Our 100 Trillion Neural Connections: Mapping the Human Connectome

John McManamy Health Guide
  • Who are we? Our genome comprises about 20,000 genes, about the same as a worm. Perhaps we are more than our genome.

     

    This was a proposition MIT physicist and neuroscientist Sebastian Seung put to his audience in a 2010 TED Talk. Dr Seung is a leading proponent of the “connectome,” the sum of our neural connections, how the parts of our brain work together. 

     

    Does our mind, our identity, reside in our connectome?

     

    Back in the seventies and eighties, scientists mapped out the connectome in the c. elegans worm. This worm has a mere 300 neurons organized into 7,000 connections. By contrast our brains comprise 100 billion neurons organized into some 100 trillion connections.

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    It’s all about scale. According to a 2011 piece in Scientific American (pay for article here), a single neuron cannot do much. But string a few hundred neurons together and a primitive nervous system emerges. Billions of neurons lead to immensely mind-boggling arrays.

     

    I have heard brain scientists use the world wide web as a metaphor. The suggestion is that our brains function according to the same dynamics as complex self-organizing systems such as the world wide web or the stock market or the environment.

     

    Scientific American describes an experiment involving 1,600 synthetic neurons in a toy brain. In the first part of the experiment, the researchers limited these neurons to short-distance connections. Only random sparking occurred.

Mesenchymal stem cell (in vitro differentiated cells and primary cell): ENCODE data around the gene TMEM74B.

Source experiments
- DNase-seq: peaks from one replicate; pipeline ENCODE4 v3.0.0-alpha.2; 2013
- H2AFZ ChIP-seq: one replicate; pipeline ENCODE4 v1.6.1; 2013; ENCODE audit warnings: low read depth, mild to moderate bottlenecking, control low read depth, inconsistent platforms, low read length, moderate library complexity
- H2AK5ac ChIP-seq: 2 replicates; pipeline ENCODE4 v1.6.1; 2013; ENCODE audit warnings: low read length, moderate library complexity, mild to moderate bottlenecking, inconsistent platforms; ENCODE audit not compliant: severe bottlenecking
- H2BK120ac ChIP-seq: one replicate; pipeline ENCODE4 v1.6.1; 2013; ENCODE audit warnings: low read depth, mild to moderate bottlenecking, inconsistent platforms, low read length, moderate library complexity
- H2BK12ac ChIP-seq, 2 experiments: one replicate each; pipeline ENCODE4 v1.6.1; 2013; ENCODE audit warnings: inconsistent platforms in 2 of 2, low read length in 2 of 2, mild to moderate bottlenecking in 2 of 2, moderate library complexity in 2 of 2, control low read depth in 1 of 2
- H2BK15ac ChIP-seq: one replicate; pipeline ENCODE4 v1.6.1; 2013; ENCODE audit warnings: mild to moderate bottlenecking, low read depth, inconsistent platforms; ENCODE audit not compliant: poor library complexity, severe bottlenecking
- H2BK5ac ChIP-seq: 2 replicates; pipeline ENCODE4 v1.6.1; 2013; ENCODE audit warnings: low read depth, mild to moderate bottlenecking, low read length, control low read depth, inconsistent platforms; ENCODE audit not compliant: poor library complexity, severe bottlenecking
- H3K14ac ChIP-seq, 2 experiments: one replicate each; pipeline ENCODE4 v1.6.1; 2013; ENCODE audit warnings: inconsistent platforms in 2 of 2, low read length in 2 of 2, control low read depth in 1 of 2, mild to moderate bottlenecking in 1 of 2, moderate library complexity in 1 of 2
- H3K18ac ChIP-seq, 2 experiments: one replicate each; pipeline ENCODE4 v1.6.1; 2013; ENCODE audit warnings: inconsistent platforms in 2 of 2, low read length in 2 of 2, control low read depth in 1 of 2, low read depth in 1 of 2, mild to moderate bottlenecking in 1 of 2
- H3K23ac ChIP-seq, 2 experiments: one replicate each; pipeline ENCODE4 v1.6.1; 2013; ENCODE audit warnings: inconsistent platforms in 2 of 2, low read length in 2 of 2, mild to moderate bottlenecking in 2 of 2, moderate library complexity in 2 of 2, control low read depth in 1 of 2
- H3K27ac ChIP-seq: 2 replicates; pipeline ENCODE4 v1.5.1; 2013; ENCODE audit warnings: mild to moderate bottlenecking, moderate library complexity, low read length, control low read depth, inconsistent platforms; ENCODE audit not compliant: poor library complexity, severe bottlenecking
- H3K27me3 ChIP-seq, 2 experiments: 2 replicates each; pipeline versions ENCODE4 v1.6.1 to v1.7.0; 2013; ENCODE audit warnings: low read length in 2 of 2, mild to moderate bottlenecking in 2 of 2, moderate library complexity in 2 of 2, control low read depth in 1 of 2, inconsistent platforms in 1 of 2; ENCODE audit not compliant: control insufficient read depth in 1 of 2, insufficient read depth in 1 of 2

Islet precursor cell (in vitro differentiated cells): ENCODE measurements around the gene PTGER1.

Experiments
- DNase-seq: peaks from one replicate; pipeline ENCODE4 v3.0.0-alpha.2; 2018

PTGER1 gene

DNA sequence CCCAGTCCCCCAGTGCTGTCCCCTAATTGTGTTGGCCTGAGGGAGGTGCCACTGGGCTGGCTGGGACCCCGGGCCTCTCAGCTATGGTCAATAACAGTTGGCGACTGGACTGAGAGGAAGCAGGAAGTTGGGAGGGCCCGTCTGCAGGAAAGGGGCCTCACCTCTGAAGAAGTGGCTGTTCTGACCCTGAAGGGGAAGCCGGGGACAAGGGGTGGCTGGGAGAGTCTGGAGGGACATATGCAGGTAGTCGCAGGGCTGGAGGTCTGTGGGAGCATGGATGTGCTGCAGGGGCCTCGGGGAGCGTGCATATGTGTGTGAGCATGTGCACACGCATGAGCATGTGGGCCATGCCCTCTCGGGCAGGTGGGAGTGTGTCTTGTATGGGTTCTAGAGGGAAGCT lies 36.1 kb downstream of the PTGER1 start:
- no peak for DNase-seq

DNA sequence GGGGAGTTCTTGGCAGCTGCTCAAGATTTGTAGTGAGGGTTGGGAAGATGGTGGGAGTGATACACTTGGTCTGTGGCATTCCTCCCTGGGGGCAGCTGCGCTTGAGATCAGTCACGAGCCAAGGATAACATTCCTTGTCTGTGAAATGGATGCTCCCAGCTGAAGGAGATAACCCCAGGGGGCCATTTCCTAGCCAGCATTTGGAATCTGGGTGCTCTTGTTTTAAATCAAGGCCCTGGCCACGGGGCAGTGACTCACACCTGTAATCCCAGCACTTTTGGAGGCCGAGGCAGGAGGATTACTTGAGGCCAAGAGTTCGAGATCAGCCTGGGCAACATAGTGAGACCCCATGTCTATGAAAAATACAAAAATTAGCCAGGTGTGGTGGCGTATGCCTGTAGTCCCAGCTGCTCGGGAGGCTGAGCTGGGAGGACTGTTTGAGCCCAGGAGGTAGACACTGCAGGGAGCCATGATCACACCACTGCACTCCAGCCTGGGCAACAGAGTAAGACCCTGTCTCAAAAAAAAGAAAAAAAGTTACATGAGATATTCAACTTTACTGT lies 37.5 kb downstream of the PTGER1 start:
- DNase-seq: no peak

Then the researchers connected every neuron to every other neuron. This produced a predictable on-off pulsing.

     

    Everything changed when the researchers created a network of both short and long-distance connections. The firing neurons created nonlinear patches of activity that swirled about the brain, colliding into other patches. 

     

    Nonlinear suggests a type of “power law curve” that governs the dynamics of heartbeats and seismic activity, where major tremors are exponentially more rare than minor ones. This was borne out in another experiment involving electric readings of pieces of brain tissue grown in petri dishes. 

     

    In 2011, at the Ninth International Conference on Bipolar Disorder, I listened to Nora Volkow, head of the National Institute on Drug Abuse, talk about scanning brains in their resting state.

     

    These scans yielded seven or eight interconnecting hubs consisting of dense networks of neurons. The 2011 Scientific American article picks up on the action:

     

    Such “small world” networks of hubs may help our brains process information more rapidly and allow the organ to maintain its structural integrity efficiently.

     

    Then there is the daunting prospect of drilling deep into the thicket of our ten trillion neural connections.This was the focus of Dr Seung’s TED Talk. We lack the technology to connect all those dots, or even a tiny percentage of a percentage, but we stand to gain significant insights from mapping out even the smallest sample. 

     

    Perhaps we are the sum of our connectome. Or maybe not. But we can put together a good hypothesis that serious mental illness is the result of parts of our connectome - neural networks, hubs - in collapse.

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    The NIH is currently engaged in a $40 million, five-year effort called the Human Connectome Project. This may be the first time you heard the word, connectome. It certainly won’t be the last.  

Published On: March 16, 2014